Can you buy a stock for a penny? Not really. Generally, penny stocks are shares of companies that trade for under $5 (some define them as shares trading under $1).
Why are penny stocks so cheap? Sometimes the company is on shaky ground, so you get what you buy. In other cases, the company could be a solid investment.
What’s the appeal? You can buy a lot for a little—and small gains can (or may) add up. If you buy 150 shares of Company X for $1 each, and the price goes up by 10 cents, you’ve made $15, a 10% gain.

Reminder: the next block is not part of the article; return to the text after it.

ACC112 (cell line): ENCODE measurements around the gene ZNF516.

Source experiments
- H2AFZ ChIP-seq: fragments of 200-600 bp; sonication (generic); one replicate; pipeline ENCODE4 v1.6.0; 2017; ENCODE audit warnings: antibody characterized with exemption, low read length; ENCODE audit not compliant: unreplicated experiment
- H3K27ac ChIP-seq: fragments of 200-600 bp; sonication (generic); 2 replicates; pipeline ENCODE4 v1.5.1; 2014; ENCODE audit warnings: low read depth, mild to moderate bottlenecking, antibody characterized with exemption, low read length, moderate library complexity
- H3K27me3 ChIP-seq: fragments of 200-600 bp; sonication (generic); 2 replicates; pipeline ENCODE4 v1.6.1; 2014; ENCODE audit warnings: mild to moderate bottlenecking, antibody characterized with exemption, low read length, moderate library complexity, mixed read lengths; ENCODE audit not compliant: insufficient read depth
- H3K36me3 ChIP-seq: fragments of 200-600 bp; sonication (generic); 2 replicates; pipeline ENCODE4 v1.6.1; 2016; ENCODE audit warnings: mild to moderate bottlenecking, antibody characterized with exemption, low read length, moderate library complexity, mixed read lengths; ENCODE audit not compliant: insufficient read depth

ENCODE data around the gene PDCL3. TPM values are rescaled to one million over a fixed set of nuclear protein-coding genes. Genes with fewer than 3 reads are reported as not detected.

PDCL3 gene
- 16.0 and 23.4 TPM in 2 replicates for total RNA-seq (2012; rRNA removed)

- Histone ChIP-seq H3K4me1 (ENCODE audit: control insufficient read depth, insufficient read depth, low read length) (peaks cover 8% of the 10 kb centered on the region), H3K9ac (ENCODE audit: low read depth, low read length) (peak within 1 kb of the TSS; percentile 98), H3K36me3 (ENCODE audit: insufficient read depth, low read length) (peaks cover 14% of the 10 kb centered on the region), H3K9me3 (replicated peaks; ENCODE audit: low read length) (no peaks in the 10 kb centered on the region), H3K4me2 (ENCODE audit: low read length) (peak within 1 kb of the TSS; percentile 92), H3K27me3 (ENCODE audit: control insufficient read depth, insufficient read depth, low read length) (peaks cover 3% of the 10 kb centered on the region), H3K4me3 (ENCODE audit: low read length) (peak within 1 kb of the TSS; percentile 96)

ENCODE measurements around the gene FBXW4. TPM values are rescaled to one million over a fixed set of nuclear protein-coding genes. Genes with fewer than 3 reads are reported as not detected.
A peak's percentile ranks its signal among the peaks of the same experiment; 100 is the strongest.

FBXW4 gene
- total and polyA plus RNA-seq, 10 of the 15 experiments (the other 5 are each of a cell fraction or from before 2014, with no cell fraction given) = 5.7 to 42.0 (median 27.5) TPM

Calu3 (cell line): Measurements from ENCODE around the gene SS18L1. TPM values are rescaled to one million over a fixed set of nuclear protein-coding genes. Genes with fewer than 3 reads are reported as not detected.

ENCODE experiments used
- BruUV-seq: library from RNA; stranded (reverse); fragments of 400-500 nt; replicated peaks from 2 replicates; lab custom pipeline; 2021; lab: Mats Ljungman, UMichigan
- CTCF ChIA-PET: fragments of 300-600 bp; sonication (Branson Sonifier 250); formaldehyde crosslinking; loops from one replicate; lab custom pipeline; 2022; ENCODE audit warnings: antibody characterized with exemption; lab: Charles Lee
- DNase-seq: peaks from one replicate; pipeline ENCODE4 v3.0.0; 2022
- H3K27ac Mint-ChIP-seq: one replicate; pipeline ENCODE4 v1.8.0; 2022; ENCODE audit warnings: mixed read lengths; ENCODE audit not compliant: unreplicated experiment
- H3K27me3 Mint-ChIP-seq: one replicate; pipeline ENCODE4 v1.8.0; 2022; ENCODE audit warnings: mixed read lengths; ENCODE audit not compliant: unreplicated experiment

What’s the downside? Penny stocks are highly speculative (translation: risky). Few penny stocks are traded on the big stock exchanges.
Usually they’re traded over-the-counter (OTC) through stock quote services like the Pink Sheets, so it’s hard to dig up solid financial info about those companies.
According to OTC Markets, reporting rules differ depending on what tier of the over-the-counter market you’re buying into. The OTC Pink is the third tier, and “has no financial standards or reporting requirements.”